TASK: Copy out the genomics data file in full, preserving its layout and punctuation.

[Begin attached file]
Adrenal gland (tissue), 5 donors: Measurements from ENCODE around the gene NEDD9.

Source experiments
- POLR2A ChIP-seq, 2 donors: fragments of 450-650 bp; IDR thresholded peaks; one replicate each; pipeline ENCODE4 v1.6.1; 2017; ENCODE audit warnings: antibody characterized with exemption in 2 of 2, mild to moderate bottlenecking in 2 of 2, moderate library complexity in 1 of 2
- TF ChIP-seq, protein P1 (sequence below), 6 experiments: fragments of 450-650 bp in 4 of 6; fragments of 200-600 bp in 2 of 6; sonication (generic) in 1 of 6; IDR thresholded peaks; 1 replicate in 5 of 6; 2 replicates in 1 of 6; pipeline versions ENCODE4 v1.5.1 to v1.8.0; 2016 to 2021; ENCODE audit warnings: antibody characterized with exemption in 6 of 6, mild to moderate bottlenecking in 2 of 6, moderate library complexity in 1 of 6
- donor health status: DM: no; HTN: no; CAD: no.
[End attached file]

Adrenal gland (tissue), 5 donors: Measurements from ENCODE around the gene NEDD9.

Source experiments
- POLR2A ChIP-seq, 2 donors: fragments of 450-650 bp; IDR thresholded peaks; one replicate each; pipeline ENCODE4 v1.6.1; 2017; ENCODE audit warnings: antibody characterized with exemption in 2 of 2, mild to moderate bottlenecking in 2 of 2, moderate library complexity in 1 of 2
- TF ChIP-seq, protein P1 (sequence below), 6 experiments: fragments of 450-650 bp in 4 of 6; fragments of 200-600 bp in 2 of 6; sonication (generic) in 1 of 6; IDR thresholded peaks; 1 replicate in 5 of 6; 2 replicates in 1 of 6; pipeline versions ENCODE4 v1.5.1 to v1.8.0; 2016 to 2021; ENCODE audit warnings: antibody characterized with exemption in 6 of 6, mild to moderate bottlenecking in 2 of 6, moderate library complexity in 1 of 6
- donor health status: DM: no; HTN: no; CAD: no.